Keel depth The vertical distance between the bottom of the hull (canoe body) at its lowest point and the bottom of the keel at its lowest point. Note that the vertical measurements required are frequently at different fore and aft positions; please refer to the pdf diagrams. It will almost always be necessary to estimate where the lowest point of the hull would be without the keel. If not submitted the keel depth will be estimated using a formula which includes the waterline length and beam, and the displacement.
     
    Bilge keels: The keel depth should be measured parallel to the keel surface. Also required is the keel contribution to the draught: this is the vertical distance between the lowest part of the canoe body and a horizontal plane which intersects the bottoms of the keels (ie height of canoe body above keel blocks).

    Keel chord The horizontal distance from the leading edge of the keel to the trailing edge, measured at half the keel depth; please refer to diagram. Long keeled yachts with keel-hung rudders should exclude the rudder. If not submitted the keel chord will be estimated using a formula which includes the keel depth and the sail area.

    Rudder type* Description of the rudder(s) including number, form/mounting and whether the rudder is fixed or lifting. For example, 'spade', 'twin spade', 'skeg hung', 'keel hung', 'transom hung', 'twin transom hung'. The description submitted will be converted to one of a number of standard phrases on the certificate.

    Rudder depth For rudders that are usually wholly submerged, the vertical distance from the top of the rudder (and skeg, if any) to its lowest point. For rudders that are partly out of the water (eg transom-hung rudders), the vertical distance from the waterline to the lowest point of the rudder (and skeg, if any).
     
    Twin rudders: These are usually splayed, proceed as follows: with no rudder applied, start by facing the rudder surface with the tape held vertically, then move the top towards the rudder until the tape rests on the surface. Now take the depth measurement between the appropriate points as described above.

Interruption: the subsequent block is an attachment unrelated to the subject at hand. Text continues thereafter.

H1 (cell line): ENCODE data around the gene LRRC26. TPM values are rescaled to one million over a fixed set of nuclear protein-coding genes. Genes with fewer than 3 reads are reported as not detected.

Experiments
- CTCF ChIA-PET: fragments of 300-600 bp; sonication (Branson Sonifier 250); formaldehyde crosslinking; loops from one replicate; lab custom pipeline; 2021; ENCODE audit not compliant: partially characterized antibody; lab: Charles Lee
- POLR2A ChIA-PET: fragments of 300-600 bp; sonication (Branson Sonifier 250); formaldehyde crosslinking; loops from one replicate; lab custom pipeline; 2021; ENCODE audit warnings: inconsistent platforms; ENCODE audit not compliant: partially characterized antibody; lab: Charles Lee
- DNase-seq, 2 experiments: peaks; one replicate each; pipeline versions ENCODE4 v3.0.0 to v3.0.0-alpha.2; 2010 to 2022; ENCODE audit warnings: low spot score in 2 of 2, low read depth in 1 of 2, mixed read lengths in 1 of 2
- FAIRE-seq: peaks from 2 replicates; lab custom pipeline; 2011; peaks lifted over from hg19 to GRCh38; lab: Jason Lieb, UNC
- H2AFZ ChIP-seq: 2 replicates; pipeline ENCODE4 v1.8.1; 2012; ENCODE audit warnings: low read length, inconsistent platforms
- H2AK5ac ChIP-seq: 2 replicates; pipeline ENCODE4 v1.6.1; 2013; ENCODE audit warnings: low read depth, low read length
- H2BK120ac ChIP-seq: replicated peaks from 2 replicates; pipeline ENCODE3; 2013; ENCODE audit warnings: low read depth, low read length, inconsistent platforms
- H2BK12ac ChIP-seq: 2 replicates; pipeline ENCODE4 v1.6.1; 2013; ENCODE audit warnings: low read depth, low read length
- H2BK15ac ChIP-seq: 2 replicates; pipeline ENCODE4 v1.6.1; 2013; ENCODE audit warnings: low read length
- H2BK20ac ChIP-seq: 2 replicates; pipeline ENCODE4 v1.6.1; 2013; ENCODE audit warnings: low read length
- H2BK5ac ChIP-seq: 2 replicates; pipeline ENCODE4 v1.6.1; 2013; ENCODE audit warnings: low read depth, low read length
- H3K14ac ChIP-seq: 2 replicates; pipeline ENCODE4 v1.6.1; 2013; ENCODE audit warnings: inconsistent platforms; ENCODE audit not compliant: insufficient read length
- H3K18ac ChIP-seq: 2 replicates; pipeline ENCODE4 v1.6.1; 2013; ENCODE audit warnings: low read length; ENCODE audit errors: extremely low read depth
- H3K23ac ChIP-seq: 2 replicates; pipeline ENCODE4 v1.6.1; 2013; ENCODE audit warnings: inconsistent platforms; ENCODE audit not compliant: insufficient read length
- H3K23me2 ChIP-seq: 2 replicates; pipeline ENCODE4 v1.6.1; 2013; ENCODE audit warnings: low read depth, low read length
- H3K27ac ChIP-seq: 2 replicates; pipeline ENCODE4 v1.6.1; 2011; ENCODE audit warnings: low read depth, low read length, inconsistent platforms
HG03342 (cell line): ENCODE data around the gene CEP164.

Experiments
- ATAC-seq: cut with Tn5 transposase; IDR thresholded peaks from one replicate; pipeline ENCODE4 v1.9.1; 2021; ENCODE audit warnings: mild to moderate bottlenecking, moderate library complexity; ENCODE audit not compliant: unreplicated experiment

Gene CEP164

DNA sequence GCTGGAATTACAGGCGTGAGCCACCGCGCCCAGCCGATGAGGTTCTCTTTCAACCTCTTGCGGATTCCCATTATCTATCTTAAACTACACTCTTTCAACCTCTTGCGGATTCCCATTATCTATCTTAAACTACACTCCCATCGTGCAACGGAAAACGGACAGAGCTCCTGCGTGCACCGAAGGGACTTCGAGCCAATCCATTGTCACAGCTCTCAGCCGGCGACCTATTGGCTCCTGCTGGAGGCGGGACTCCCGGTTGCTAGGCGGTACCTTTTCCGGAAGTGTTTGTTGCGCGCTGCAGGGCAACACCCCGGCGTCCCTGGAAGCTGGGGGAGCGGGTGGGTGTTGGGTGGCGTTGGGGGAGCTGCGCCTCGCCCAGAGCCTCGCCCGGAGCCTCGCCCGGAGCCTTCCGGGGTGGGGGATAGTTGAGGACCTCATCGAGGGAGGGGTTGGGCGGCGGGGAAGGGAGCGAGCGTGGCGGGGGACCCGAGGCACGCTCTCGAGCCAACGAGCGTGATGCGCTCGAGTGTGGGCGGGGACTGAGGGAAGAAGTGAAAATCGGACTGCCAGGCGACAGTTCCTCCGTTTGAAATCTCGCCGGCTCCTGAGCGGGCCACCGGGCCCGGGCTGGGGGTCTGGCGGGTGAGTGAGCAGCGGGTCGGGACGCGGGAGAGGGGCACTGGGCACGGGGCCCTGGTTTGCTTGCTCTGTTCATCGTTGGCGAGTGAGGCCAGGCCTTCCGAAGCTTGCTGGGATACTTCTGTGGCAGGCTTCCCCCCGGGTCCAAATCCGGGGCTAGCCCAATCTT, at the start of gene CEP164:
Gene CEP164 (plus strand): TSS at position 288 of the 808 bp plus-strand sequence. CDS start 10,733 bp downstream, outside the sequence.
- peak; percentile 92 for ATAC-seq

Rudder chord The horizontal distance from the leading edge of the rudder (and skeg, if any) to the trailing edge, measured at half the rudder depth. For keel-hung rudders measure the rudder blade only.

    Propeller type* Choose either 'None', 'Fixed', 'Feathering' or 'Folding'. Vessels with outboard engines that are stowed with the propeller out of the water when sailing should choose 'None'.

    Propeller blades The number of blades on the propeller.

    Propeller diameter The diameter of the circle described by the blade tips. For folding or feathering propellers, this measurement should be given with the blades in the unfolded, working position.

    Essential appendage and propeller data: keel type, rudder type, propeller type.


    Mizzen

    Mizzen hoist* The hoist of the mizzen sail measured in the same way as the mainsail hoist.

    Mizzen foot* The foot of the mizzen sail measured in the same way as the mainsail foot.

    Staysail luff length* The longest luff length of any mizzen staysail, measured in the same way as the upwind headsail luff length.

    Staysail luff perpendicular* The longest luff perpendicular of any mizzen staysail, measured in the same way as the upwind headsail luff perpendicular.

    Essential mizzen measurements: All.


    Rig

    Spar material The principal material used for the spars, choose either 'Aluminium alloy', 'Timber' or 'Carbon fibre'.

    Forestay length* The length measured from the point at which the forestay is attached to the deck (or bowsprit) and to the point at which the forestay attaches to the mast, or to the point at which any upwind headsail is attached to the mast, if higher.